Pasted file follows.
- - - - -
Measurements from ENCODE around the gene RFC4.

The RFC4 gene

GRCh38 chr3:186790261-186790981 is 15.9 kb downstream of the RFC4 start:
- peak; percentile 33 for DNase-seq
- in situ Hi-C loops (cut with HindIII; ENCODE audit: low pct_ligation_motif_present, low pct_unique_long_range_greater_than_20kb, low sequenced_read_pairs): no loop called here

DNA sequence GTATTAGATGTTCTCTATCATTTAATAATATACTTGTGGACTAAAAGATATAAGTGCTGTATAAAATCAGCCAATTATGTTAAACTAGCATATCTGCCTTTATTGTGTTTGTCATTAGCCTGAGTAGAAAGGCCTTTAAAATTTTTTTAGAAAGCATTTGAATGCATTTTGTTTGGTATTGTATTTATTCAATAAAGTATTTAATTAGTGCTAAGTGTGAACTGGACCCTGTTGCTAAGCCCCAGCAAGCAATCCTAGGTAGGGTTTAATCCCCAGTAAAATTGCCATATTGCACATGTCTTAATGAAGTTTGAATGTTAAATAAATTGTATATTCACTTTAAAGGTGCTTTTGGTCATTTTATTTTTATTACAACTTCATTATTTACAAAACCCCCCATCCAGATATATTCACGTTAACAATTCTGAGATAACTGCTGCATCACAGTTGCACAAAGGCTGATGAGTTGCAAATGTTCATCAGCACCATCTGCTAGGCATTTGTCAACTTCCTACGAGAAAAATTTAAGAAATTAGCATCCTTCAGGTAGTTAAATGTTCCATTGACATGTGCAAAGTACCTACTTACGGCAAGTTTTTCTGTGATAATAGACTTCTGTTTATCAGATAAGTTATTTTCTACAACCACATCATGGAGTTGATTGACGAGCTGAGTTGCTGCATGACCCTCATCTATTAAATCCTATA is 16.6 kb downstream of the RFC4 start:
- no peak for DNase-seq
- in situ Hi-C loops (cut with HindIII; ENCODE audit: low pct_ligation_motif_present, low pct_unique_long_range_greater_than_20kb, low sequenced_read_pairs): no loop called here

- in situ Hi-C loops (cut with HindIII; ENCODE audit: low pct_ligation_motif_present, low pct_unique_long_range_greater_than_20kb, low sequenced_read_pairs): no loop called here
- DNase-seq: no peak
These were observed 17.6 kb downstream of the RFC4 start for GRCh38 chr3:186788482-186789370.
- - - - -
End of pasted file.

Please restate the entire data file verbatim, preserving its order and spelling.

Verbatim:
Measurements from ENCODE around the gene RFC4.

The RFC4 gene

GRCh38 chr3:186790261-186790981 is 15.9 kb downstream of the RFC4 start:
- peak; percentile 33 for DNase-seq
- in situ Hi-C loops (cut with HindIII; ENCODE audit: low pct_ligation_motif_present, low pct_unique_long_range_greater_than_20kb, low sequenced_read_pairs): no loop called here

DNA sequence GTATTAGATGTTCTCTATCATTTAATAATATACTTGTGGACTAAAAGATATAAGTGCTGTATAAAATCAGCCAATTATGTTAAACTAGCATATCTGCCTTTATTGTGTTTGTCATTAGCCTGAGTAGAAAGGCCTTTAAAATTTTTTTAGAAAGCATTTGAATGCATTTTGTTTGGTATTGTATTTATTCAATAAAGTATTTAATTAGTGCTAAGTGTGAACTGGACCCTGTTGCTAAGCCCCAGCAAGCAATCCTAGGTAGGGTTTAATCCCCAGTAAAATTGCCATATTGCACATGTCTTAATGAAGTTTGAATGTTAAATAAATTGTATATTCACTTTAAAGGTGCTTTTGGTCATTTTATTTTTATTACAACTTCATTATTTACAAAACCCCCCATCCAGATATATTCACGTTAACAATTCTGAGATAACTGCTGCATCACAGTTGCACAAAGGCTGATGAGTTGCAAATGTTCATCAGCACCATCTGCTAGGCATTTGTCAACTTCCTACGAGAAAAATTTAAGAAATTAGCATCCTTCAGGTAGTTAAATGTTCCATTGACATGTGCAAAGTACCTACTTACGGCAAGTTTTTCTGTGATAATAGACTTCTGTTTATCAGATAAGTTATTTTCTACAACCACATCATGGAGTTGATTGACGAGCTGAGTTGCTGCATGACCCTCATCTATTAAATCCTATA is 16.6 kb downstream of the RFC4 start:
- no peak for DNase-seq
- in situ Hi-C loops (cut with HindIII; ENCODE audit: low pct_ligation_motif_present, low pct_unique_long_range_greater_than_20kb, low sequenced_read_pairs): no loop called here

- in situ Hi-C loops (cut with HindIII; ENCODE audit: low pct_ligation_motif_present, low pct_unique_long_range_greater_than_20kb, low sequenced_read_pairs): no loop called here
- DNase-seq: no peak
These were observed 17.6 kb downstream of the RFC4 start for GRCh38 chr3:186788482-186789370.